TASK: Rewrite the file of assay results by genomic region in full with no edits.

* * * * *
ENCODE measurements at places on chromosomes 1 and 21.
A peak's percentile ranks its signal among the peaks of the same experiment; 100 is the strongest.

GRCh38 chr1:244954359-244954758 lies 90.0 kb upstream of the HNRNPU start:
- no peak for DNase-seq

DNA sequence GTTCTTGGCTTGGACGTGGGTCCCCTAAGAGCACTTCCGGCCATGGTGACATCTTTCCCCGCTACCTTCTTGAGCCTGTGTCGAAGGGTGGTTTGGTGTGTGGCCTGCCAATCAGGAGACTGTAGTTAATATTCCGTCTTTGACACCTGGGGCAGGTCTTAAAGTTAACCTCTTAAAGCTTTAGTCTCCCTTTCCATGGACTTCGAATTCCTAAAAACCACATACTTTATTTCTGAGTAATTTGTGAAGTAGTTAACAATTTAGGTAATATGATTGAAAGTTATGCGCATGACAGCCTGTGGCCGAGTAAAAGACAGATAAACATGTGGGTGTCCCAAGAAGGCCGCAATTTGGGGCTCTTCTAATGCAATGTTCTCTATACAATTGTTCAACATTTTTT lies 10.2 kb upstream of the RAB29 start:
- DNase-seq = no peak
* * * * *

ENCODE measurements at places on chromosomes 1 and 21.
A peak's percentile ranks its signal among the peaks of the same experiment; 100 is the strongest.

GRCh38 chr1:244954359-244954758 lies 90.0 kb upstream of the HNRNPU start:
- no peak for DNase-seq

DNA sequence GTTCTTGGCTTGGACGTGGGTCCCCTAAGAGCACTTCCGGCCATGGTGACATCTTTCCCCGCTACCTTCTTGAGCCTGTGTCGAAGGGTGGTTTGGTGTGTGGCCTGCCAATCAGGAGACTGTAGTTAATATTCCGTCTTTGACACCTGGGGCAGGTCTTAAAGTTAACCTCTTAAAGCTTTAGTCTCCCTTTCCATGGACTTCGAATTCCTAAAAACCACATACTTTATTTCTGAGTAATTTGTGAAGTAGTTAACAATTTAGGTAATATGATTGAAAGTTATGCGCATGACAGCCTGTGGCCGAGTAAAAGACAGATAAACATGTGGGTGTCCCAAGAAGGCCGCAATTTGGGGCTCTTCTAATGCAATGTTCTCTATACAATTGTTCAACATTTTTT lies 10.2 kb upstream of the RAB29 start:
- DNase-seq = no peak